Have you been getting enough D? Among other things, Vitamin D impacts your sex hormones and your mood, which, if you’re like most people, you definitely want working as well as possible!
Vitamin D is so important, it’s one of my top six biohacks.
Vitamin D deficiency can cause low estrogen in women, which means low sex drive. It also causes low testosterone in men. So if you tend to feel more frisky during the summer than the winter, there’s a very good reason for it – increased vitamin D causes your hormones, and your libido, to peak during summer months. Studies have shown that men with adequate vitamin D – 30.0 mcg/L or more – have significantly more testosterone than men whose vitamin D levels fall from 20.0-29.9 mcg/L.
Testosterone and estrogen levels don’t just affect sex drive; they also have huge impacts on your mood. Low testosterone can cause depression, anxiety, and irritability.
Similarly, estrogen helps boost serotonin and GABA, critical neurotransmitters, which help keep you calm and happy.
Vitamin D also has other, more direct, effects on your mood. Vitamin D activates the genes that release dopamine and serotonin. The lack of these neurotransmitters is commonly linked to depression.
This connection might help explain Seasonal Affective Disorder, or SAD (convenient acronym, right?). People tend to assume that SAD is caused by the gloomy darkness of the short winter days, but in fact, those short days and more time indoors doesn’t just mean darker skies; it also means you’re getting less vitamin D, and therefore less dopamine and serotonin. It’s good to ramp up your vitamin D supplementation during the winter.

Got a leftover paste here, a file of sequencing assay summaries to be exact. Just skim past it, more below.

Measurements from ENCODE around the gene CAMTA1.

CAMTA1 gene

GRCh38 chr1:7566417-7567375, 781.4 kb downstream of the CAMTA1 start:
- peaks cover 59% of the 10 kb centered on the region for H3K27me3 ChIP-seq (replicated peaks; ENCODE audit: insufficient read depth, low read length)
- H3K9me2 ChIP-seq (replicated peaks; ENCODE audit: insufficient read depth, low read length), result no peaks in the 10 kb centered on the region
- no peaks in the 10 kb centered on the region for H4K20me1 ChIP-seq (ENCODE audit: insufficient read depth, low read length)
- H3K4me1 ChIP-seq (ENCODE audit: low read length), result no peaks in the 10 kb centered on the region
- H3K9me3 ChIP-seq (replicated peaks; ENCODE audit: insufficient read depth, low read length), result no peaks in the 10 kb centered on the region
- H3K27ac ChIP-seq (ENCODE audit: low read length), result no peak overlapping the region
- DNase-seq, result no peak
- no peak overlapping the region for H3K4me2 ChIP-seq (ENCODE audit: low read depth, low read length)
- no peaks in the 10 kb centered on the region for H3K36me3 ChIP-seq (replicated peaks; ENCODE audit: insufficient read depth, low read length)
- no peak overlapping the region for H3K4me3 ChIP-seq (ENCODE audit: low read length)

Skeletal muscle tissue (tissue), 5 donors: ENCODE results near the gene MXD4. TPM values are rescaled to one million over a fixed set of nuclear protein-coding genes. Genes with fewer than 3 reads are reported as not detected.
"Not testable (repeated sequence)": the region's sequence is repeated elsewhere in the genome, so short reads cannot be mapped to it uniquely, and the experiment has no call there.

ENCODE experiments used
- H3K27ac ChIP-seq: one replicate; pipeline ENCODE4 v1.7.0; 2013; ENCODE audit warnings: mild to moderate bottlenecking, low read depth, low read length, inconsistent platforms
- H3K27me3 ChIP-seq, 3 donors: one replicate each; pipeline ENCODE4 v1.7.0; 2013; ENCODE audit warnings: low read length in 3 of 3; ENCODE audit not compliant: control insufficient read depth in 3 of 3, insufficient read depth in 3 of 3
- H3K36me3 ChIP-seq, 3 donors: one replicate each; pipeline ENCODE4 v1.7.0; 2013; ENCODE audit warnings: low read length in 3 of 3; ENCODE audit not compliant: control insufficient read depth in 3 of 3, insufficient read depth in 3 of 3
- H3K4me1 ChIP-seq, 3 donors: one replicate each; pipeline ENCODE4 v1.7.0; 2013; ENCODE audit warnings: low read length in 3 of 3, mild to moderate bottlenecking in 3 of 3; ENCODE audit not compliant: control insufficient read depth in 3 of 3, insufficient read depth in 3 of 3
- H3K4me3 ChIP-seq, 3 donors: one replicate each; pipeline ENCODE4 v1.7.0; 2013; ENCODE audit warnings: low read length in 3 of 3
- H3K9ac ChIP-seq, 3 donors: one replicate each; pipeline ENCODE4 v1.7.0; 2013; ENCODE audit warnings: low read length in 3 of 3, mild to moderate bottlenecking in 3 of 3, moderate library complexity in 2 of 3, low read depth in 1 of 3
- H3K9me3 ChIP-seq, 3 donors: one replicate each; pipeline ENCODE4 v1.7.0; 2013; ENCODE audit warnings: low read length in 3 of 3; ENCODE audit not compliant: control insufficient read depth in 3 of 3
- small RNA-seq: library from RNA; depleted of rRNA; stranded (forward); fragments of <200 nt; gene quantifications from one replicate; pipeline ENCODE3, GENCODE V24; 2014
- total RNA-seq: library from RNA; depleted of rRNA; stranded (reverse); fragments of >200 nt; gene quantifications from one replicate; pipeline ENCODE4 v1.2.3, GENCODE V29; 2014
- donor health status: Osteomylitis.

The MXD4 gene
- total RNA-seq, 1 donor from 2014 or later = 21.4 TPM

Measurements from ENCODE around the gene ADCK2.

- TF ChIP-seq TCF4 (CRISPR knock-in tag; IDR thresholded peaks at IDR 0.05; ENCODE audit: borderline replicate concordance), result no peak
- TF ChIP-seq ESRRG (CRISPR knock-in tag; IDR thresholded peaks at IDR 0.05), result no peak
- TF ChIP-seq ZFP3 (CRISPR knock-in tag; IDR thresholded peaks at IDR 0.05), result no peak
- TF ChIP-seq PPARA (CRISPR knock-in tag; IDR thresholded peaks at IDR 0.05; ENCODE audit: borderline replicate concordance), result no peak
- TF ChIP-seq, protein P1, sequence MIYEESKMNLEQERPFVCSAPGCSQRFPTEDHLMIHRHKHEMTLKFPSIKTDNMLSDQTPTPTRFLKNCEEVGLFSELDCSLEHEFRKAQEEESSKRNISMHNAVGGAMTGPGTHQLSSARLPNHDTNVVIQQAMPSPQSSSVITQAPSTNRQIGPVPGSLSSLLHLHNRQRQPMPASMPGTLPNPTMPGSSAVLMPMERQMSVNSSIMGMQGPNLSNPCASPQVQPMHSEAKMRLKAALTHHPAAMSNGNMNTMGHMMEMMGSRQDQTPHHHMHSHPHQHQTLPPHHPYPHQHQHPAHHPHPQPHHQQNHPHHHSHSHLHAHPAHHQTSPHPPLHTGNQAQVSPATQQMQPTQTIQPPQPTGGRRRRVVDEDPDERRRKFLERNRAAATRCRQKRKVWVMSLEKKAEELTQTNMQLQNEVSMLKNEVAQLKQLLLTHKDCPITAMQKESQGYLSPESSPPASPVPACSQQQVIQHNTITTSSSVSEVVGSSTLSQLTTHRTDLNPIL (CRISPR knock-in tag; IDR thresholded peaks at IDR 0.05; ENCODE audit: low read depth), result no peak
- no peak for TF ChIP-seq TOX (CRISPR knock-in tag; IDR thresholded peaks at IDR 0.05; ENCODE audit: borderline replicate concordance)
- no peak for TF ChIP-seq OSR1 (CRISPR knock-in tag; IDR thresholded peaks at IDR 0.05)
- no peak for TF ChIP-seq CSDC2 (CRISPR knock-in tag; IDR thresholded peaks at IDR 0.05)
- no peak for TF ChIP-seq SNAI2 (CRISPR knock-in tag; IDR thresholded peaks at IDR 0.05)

Even though there are all these benefits to adequate vitamin D levels – and there are plenty more – an estimated 77 percent of Americans don’t get enough of it. This makes sense, since we are basically giant hairless apes, and we are supposed to get our vitamin D from our entire body being exposed to the sun for most of the day, every day, causing endogenous vitamin D to be formed under our skin. Since we wear clothes, spend way too much time inside, and constantly slather on sunscreen when we go to the beach, we get only a tiny fraction of the vitamin D we need.
Fortunately, you can also get the amount of vitamin D (D-3 is the best form to take) you need by taking a supplement. The only difference is that UV-B rays have to react with the cholesterol in your skin to become vitamin D-3 (cholecalciferol), whereas with a supplement, the vitamin has already been formed, so your body can skip this step. With either method, the D-3 then goes to your liver, where it’s converted into 25-hydroxyvitamin D.
So don’t feel like you have to be an equatorial nudist to get adequate vitamin D, but do make sure you take a vitamin D supplement (1,000 IU daily for every 25 pounds of total body weight). And even though “adequate” vitamin D levels are around 30 ng/mL, aim for around 50-60, because that’s where you get your best benefits. You can test your levels through your local doctor or an online service like WellnessFX, but it’s not necessary if you’re supplementing the right dose and getting the occasional sunshine!